Hogarth’s Progress

 

A Harlot's Progress, scene 1, by William Hogarth, 1731

A Harlot’s Progress, scene 1, by William Hogarth, 1731

At tomorrow’s installment of the New York Comics & Picture-Story Symposium, Abigail Zitin of Rutgers will talk about William Hogarth in a presentation titled “Narrative Art and Visual Pleasure”.  Hogarth’s narrative painting cycles mark him as a proto-cartoonist, with two popular sets of 6 paintings each popularized through more affordable print cycles in their days.  The original, A Harlot’s Progress cycle from 1731, was followed up in 1733 by The Rake’s Progress cycle. (The original paintings of the latter are at the Soane Museum in London; the Harlot paintings were lost to a fire and only survive in the print format.)

After seeing the original pieces in an exhibit in Chicago, composer Igor Stravinsky adapted the story into 1951’s Rake’s Progress opera a neo-classical satire and a modern classic.  The 1975 Glyndebourne Opera production by English artist David Hockney is a classic in its own right too…  As a demonstration of how intrinsically linked this production has become to the opera, this video from Glyndebourne is as much about the production’s creation by Hockney and director John Cox as it is about the music and opera itself:

More recently, the earlier The Harlot’s Progress was adapted into an opera in six scenes (mirroring the original cycle of six paintings) by 34-year old English composer Iain Bell, premiering just last year at Theater an der Wien in Vienna with German soprano Diana Damrau creating the title role.  Unlike Stravinsky’s more comical take, Bell apparently had an unremittingly bleak vision for his Hogarth opera, but it seems to have been pretty well received

Is it any wonder an artist who pioneered narrative paintings would be an inspiration to modern composers?  Only a shame Hogarth didn’t create more cycles to be adapted!

Britten to Zandonai

This Sunday and Monday you can treat yourself to a double feature of operas from the Metropolitan Opera in New York and the Glyndebourne opera festival in England.

Francesca da Rimini at The Met, 2013

Copyright Metropolitan Opera, Photo by Marty Sohl

First up, Sunday at noon in New York, PBS is airing the Metropolitan Opera‘s performance of Riccardo Zandonai‘s Francesca da Rimini (check your local listings).  The Met gave the opera’s American premiere in 1916, but it’s gotten pretty intermittent revivals since then; this performance is a revival of a 1984 production.

Then on Monday, via the internet, you can see Glyndebourne‘s 2010  production of Benjamin Britten‘s Billy Budd (lots of B–alliteration), fitting for his centennial year.  They just say that the webcast will be at “lunchtime”…  Greenwich Mean Time, I presume…

[youtube http://www.youtube.com/watch?v=sSVW47iCv70&w=350&h=300]

Luckily, all the webcasts of this summer’s Glyndebourne performances are still available online, so you can catch up with some Rameau, Strauss, or Donizetti after you’re done with Monday’s Britten.

Refrigerated Rameau

Glyndebourne's Hippolyte et Aricie

The Glyndebourne summer opera festival in England will be live-streaming their first ever production of a Rameau opera, his 1733 debut opera, Hippolyte et Aricie, tomorrow from their website at 1:15 PM, East Coast time.

This was Rameau‘s first opera, written when he was 50, and it set off a great divide between more traditional operatic followers of Lully, who established the conventions of French opera, and the “Ramoneurs” who appreciated Rameau‘s inventive and chock-block full-o’-hits creation.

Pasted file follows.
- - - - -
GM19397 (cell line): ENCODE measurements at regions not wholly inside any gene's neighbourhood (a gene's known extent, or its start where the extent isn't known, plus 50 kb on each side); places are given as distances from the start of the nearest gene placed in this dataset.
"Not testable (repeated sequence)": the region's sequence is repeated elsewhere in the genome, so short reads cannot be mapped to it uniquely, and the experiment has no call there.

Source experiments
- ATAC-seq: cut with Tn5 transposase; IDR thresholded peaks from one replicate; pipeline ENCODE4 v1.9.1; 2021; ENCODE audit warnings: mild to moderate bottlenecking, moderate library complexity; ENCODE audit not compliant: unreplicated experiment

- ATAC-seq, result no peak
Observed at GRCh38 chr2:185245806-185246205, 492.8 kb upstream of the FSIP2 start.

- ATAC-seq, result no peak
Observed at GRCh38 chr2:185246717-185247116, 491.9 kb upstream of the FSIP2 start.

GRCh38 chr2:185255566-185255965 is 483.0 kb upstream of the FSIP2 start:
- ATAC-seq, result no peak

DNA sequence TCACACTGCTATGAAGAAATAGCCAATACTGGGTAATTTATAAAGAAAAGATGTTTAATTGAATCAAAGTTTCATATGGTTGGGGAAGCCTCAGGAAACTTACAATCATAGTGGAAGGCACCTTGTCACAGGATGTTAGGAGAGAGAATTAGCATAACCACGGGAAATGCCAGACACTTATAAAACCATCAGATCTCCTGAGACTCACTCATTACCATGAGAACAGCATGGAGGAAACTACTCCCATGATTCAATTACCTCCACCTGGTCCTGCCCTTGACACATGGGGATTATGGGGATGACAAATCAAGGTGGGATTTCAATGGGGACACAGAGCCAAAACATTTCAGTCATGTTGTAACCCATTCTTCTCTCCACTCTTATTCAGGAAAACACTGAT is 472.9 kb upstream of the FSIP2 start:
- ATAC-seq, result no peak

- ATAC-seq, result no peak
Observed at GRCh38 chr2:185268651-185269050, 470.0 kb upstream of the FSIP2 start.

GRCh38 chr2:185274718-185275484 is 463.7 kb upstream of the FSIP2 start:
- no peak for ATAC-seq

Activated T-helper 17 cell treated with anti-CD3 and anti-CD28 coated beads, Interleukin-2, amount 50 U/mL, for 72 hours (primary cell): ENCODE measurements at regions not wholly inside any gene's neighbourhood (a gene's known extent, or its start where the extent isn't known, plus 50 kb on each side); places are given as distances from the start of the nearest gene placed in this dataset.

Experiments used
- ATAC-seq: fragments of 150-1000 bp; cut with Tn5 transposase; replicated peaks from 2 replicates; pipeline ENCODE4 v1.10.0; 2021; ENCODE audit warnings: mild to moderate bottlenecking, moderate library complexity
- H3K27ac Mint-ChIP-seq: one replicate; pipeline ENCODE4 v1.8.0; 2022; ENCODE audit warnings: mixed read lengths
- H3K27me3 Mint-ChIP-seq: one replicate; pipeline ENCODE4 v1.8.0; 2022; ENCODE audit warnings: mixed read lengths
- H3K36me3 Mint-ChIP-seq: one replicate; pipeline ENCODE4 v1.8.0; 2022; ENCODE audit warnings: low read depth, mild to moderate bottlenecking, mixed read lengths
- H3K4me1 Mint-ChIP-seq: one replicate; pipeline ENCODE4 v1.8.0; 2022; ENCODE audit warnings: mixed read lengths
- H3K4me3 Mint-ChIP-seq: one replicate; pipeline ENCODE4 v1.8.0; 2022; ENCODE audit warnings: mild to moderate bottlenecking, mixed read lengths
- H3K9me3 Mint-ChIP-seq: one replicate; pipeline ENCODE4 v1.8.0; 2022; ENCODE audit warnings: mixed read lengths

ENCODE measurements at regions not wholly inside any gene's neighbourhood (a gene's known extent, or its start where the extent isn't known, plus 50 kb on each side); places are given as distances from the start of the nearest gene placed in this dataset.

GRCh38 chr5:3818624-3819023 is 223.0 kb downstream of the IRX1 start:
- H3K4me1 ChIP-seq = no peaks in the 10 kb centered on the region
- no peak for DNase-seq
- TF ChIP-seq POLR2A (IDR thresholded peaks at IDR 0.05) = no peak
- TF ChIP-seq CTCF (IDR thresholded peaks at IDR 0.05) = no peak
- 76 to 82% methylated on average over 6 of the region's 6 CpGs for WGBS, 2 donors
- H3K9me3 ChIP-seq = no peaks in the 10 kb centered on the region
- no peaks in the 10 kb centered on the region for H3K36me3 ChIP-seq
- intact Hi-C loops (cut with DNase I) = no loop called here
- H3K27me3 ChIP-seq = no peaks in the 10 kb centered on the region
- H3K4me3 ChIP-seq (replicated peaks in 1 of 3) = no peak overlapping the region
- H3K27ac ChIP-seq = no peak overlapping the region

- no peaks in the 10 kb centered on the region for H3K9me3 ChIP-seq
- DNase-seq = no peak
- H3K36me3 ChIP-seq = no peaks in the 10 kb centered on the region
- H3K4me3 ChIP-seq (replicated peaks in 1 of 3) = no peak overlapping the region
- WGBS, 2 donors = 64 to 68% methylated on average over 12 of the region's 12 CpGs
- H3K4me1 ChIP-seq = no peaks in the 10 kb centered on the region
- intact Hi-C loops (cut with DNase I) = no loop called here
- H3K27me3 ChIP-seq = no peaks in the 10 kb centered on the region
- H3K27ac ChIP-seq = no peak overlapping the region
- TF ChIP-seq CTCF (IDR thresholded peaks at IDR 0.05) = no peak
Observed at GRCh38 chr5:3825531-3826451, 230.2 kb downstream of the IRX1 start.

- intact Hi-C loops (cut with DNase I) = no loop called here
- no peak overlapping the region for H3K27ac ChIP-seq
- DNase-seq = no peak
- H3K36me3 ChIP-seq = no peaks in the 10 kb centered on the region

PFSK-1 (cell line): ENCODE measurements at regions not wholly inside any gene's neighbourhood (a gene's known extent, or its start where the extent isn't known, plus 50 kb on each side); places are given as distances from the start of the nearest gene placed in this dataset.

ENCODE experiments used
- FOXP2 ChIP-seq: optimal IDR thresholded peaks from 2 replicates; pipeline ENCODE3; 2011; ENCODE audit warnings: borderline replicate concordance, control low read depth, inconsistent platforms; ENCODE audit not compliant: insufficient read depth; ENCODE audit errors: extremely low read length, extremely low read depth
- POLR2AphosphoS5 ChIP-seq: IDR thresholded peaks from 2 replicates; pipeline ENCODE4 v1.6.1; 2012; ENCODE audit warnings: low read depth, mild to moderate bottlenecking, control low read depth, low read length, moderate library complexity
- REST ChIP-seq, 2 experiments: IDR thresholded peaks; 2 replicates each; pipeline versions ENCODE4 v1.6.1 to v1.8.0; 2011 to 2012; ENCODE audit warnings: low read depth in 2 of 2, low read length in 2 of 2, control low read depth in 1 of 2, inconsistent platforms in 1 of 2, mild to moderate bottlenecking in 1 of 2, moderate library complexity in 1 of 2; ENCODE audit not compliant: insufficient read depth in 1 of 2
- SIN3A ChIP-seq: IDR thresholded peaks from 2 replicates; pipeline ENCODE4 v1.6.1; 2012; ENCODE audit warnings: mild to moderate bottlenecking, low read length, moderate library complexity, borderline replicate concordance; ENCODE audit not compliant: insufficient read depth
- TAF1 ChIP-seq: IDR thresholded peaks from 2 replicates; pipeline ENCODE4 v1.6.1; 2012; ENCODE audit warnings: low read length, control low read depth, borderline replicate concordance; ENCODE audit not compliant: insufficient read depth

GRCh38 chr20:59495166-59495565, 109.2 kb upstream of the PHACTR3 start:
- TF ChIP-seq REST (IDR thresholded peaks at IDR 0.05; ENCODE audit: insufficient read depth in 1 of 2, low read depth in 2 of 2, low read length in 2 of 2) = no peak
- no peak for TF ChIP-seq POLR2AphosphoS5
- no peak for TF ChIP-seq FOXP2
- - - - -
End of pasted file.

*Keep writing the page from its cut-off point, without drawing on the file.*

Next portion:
As you can see, the Glyndebourne production is for some reason set in a refrigerator…  But at any rate, you should get a nice musical performance to complement the wacky stage direction, since Buffalo-born master of the French Baroque William Christie is conducting.

Falstaff it’s All About!

Come for the questionable puns, stay for the free opera…

Tomorrow morning, Glyndebourne will be streaming an opera from the vaults, the 2009 production of Verdi‘s final opera, Falstaff.  From this page click “Watch Online” for the video and more details (including the actual time).

[youtube http://www.youtube.com/watch?v=ofQk3QOOEYI&w=350&h=300]

Sendak at the Society, and at the Opera

Poster for Maurice Sendak exhibit at the Society of Illustrators

Maurice Sendak exhibit at the Society of Illustrators Copyright the Estate of Maurice Sendak

Tomorrow night at 7pm is the opening for an exhibit on Maurice Sendak at the Society of Illustrators.  You may have seen the Google Doodle for his 85th birthday a few days ago, though the animation didn’t work on my computer…

As I’ve mentioned beforeSendak also designed for opera pretty extensively, including five operas for the Glyndebourne summer opera fest in England.  Glyndebourne’s Archive has a page devoted to Oliver Knussen‘s operatic adaptation of Sendak‘s Where the Wild Things Are, the final version of which they premiered in 1984.  But for today, here’s the 1987 Sendak-designed production of Maurice Ravel‘s (first name twins!) one-act L’Heure Espagnole:

[youtube http://www.youtube.com/watch?v=JI7gr4mGhQU&NR&w=350&h=300]

For hours of fun, check out Glyndebourne‘s performance database.

Live-Streamin’ some Strauss

Whoops, forgot to post about this earlier, but today you can watch Richard StraussAriadne auf Naxos online, the first live-stream of the 2013 Glyndebourne season at 1:55 east coast time.  I’ll be more on top of subsequent webcasts from Glyndebourne (also, this is my first Strauss post?  yikes!).

Ariadne auf Naxos at Glyndebourne, 2013

Ariadne auf Naxos at Glyndebourne, 2013

If you’re aching for more, and more modern opera, after that, you can catch up with all the 2013 InsightALT festival events here.